Last Thursday one of the guests at the Kings hotel in Jerusalem threatened to kill herself because she was asked to leave. Police cars and ambulances arrived at the scene. The woman, together with a group of 60 Kiryat Shmona residents, came to Jerusalem with the aid of a private travel agency called Be'ad, which raised funds from private donors.

"The next day a riot started. The group refused to evacuate, and after some deliberations they received four extra days in a Dead Sea hotel", said Prima Hotels CEO Eti Levy.

Yesterday those four days were used up, and the story repeated itself. For eight hours the members of the group sat in the hotel lobby and refused to board the buses that were there to take them back to their homes in the north.

"On the one hand it's heartbreaking. On the other, I don't know what I can do. The Kiryat Shmona municipality told me to call the police to force them to leave. But I can't do that," she says.

"We must divide these moments of relief between many people", explains Yaakov Fried, CEO of Daat Travel Services. After some deliberations, and with the help of the Ra'anana municipality and of the nonprofit Parents for Pluralistic Education, a place for them was found in the Meitarim school in Raanana.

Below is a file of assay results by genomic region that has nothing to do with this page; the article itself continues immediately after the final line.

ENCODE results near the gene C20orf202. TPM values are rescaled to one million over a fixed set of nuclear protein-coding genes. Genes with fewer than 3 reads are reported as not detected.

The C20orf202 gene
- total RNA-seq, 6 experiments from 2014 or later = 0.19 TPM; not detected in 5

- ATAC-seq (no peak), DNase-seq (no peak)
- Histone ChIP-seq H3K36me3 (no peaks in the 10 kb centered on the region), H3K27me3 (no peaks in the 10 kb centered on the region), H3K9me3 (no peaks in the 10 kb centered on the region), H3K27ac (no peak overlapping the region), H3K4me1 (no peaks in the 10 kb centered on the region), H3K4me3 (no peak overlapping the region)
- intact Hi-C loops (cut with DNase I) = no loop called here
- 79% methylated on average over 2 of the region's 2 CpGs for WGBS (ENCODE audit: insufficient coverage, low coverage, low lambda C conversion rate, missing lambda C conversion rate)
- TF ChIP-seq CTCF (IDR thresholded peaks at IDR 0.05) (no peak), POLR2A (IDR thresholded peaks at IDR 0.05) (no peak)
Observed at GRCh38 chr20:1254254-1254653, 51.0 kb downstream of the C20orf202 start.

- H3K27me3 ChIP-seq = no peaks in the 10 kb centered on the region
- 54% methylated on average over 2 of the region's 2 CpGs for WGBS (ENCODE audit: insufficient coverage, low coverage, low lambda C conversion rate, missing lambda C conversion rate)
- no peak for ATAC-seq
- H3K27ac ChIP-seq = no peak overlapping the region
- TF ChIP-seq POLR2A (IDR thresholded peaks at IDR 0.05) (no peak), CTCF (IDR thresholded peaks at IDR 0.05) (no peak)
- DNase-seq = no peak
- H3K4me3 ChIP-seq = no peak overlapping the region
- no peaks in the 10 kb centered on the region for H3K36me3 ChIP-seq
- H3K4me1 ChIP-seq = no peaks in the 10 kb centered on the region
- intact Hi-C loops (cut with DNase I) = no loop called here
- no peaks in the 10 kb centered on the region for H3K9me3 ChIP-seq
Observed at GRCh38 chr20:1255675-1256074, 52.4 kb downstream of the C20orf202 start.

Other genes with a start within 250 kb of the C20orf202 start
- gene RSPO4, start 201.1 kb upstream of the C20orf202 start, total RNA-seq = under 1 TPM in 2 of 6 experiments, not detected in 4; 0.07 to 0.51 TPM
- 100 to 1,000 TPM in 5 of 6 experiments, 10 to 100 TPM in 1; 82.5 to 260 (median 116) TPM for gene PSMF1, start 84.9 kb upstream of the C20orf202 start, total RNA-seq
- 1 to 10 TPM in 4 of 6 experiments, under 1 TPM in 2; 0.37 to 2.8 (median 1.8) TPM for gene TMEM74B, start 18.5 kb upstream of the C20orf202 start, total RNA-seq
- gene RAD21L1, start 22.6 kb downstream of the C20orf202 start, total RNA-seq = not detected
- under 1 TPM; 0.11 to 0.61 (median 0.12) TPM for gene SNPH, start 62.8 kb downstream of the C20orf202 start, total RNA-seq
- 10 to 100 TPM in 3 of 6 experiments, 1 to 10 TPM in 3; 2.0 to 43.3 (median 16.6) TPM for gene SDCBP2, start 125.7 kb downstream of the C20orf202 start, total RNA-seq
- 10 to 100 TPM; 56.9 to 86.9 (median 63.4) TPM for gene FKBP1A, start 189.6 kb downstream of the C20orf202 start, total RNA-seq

Seven in a classroom

One of the group members is Antoine Salame, a former member of the Southern Lebanese who lives in Kiryat Shmona. He fled south with his children, while his mother and sisters who live in a village in southern Lebanon have fled north to Beirut.

"Now we are here in the school, seven of us in a classroom. Since the war broke out, there is no work. I can't afford to return home," he says.

Ilana Mushkin, head of the Parents for Pluralistic Education says the school is available for the people from the North until August 27. "We hope that by then the government will find a solution", she adds.

A group of 500 residents of Nahariya who stayed in the Be'er Sheva Naot Midbar hotel, funded by the Sakta Rashi Foundation, found themselves in similar circumstances. Two days ago the group members refused to leave the hotel, after a week-long stay. One of the group members, Amos Gabriel, turned to the office of Defense Minister Amir Peretz, with whom he is acquainted from the time he was head of the workers' committee in the Hanita metal factory. Following Peretz's personal intervention, a temporary solution was found, plus funding to house them in several places in the center and in the south.